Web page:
The Court of Appeals distinguished National Laundry, because in that case there was "no promise, as here, to agree to an acceptable rate." 37 Wn. App. at 667 n. 2. An additional distinguishing feature of National Laundry is that the part performance which validated the lease for the initial leasehold period could not operate in favor of the option of 5 additional years. National Laundry, at 216. See also Friedl v. Benson, 25 Wn. App. 381, 609 P.2d 449 (1980) (part performance sufficient to establish initial lease insufficient to validate option).
[2, 3] Contrary to the position taken by the State, this court has held in numerous decisions that similar rental price fixing clauses in lease options are valid and enforceable. In Diettrich v. J.J. Newberry Co., 172 Wn. 18, 20, 19 P.2d 115 (1933), this court held that it "is not the law of this state" that lease options with rental to be agreed upon provisions are violative of the statute of frauds. The phrases "reasonable rent," "rental acceptable to the lessors," "such rental as may then be agreed upon," "subject to the consent of the lessors," and "rental satisfactory to both lessor and lessee," have all been held valid and enforceable and not violative of the statute of frauds.
Murray v. Odman, 1 Wn.2d 481, 96 P.2d 489 (1939) ("reasonable"); Diettrich v. J.J. Newberry Co., 172 Wn. 18, 19 P.2d 115 (1933) ("acceptable to lessors"); Young v. Nelson, 121 Wn. 285, 209 P. 515, 30 A.L.R. 568 (1922) ("as may then be agreed upon"); Blume v. Bohanna, 38 Wn.2d 199, 228 P.2d 146 (1951) ("consent of the lessor"); Anderson v. Frye Bruhn, 69 Wn. 89, 124 P. 499 (1912) ("rental satisfactory to both lessor and lessee"). See also Stoebuck, The Law Between Landlord and Tenant in Washington, 49 Wn. L. Rev. 1013, 1039-41 (1974).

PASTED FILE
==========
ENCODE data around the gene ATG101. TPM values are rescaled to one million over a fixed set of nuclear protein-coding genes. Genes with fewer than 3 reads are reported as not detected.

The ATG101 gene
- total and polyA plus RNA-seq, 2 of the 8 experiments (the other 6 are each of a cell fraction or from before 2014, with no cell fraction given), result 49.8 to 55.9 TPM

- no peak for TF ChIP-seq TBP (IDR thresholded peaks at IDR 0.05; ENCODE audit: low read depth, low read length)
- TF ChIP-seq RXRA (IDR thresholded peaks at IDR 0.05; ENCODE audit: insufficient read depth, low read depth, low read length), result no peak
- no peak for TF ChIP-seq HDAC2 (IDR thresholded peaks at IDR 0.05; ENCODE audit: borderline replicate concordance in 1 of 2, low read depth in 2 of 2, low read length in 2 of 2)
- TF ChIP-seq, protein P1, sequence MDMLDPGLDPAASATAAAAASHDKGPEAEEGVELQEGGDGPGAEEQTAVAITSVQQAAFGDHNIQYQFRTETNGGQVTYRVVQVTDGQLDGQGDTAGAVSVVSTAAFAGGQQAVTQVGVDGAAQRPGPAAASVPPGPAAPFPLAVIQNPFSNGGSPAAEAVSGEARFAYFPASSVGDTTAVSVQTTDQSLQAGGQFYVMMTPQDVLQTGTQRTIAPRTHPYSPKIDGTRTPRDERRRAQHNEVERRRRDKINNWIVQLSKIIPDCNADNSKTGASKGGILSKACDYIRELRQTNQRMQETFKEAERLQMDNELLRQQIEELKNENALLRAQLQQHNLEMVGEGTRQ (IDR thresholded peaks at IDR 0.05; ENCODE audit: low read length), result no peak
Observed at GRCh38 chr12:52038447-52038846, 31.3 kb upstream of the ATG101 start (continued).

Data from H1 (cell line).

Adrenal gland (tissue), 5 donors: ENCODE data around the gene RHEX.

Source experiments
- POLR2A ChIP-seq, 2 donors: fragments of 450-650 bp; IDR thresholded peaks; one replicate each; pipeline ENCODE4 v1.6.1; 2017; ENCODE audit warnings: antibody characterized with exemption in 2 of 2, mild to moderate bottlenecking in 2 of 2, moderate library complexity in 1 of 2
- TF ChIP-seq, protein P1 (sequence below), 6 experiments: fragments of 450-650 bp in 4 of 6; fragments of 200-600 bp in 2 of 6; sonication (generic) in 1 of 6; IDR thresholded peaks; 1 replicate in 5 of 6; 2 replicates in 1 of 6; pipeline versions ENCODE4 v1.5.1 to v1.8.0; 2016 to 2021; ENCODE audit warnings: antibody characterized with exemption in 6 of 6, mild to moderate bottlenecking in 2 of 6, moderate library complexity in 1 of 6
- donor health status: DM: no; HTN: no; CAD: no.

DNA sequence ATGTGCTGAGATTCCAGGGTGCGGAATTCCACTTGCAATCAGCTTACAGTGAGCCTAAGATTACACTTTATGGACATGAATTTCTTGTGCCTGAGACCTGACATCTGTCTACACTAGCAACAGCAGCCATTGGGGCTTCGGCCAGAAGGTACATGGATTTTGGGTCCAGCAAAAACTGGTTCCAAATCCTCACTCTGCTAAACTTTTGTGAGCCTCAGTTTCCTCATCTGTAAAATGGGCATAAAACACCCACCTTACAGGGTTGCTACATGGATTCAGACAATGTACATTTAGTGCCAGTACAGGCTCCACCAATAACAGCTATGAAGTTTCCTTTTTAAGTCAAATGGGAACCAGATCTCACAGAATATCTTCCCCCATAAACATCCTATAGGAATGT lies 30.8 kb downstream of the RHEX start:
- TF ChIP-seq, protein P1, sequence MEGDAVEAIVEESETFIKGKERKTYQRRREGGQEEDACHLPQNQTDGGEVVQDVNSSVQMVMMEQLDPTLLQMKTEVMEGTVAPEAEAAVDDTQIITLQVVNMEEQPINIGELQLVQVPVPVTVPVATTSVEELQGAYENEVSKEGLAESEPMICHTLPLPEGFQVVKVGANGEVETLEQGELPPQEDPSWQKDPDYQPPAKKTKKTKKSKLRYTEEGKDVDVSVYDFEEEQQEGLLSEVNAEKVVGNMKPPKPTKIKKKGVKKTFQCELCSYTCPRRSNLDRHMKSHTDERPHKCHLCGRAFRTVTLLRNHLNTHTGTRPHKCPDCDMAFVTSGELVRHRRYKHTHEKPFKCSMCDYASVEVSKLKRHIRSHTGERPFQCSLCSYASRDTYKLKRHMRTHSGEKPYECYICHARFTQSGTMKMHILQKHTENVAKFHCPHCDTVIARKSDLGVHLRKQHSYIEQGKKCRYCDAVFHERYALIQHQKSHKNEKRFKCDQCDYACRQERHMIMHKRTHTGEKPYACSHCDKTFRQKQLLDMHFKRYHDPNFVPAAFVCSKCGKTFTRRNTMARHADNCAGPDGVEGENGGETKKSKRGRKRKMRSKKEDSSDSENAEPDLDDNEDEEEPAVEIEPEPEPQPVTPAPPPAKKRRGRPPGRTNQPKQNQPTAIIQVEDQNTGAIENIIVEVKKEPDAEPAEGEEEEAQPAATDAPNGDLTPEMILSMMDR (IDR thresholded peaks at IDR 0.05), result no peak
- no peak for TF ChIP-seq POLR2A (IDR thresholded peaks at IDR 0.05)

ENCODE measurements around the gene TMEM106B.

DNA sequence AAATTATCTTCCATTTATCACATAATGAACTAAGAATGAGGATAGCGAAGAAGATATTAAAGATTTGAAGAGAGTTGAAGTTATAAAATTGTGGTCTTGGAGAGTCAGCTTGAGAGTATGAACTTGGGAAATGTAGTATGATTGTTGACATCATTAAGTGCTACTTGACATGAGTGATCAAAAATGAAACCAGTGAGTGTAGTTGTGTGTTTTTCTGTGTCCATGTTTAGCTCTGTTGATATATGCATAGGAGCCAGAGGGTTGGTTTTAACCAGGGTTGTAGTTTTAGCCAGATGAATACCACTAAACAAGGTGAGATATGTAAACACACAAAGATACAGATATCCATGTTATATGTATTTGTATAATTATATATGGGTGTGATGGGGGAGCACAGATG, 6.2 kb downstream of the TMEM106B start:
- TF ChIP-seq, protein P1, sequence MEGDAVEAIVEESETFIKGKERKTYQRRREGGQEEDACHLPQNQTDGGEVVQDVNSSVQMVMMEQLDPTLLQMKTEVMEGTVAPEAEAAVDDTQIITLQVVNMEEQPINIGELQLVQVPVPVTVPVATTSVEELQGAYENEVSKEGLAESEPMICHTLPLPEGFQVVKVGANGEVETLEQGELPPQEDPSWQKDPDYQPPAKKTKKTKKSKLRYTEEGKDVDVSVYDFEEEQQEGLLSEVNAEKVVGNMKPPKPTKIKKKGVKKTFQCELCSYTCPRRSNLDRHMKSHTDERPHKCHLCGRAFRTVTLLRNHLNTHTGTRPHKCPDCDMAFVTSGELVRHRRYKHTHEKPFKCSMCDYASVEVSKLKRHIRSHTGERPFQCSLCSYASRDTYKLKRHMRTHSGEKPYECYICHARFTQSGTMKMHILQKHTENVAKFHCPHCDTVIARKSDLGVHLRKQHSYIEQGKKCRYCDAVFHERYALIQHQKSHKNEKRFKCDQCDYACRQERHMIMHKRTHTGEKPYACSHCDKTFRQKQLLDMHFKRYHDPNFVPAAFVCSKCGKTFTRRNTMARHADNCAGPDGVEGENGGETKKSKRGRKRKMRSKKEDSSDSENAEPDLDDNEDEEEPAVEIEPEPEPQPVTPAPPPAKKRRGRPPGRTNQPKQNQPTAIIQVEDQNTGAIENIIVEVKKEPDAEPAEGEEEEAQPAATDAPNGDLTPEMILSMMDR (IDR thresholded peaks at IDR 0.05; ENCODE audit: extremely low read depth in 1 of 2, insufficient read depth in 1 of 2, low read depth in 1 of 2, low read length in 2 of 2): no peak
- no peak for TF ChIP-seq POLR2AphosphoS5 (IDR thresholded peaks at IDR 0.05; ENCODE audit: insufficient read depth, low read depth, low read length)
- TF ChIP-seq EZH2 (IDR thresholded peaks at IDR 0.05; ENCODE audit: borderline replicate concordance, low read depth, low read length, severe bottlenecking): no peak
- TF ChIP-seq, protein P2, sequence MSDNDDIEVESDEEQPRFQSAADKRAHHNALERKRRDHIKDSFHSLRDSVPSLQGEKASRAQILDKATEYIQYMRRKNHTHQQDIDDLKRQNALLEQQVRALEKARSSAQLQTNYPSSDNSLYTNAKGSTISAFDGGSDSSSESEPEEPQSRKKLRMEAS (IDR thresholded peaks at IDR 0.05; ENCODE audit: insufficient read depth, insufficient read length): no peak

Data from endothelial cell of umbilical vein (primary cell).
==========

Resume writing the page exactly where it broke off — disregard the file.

This line of authority strongly supports the Court of Appeals finding that "a monthly rental to be negotiated" satisfies the statute of frauds requirement of a written memorandum establishing price or consideration for the lease option. The record indicates that the rental price for renewal including the newly expanded space was to be set at $6.50 a square foot, excluding utilities or janitorial services. For purposes of this appeal from the denial of a judgment notwithstanding the verdict, we view the evidence and the inferences therefrom in the light most favorable to FMB, the nonmoving party. Cowsert v. Crowley Maritime Corp., 101 Wn.2d 402, 405, 680 P.2d 46 (1984). There is sufficient evidence in the record to support the jury finding that the State entered into an express contract to renew the existing space and lease the additional space from FMB for a period of 5 years at $6.50 a square foot.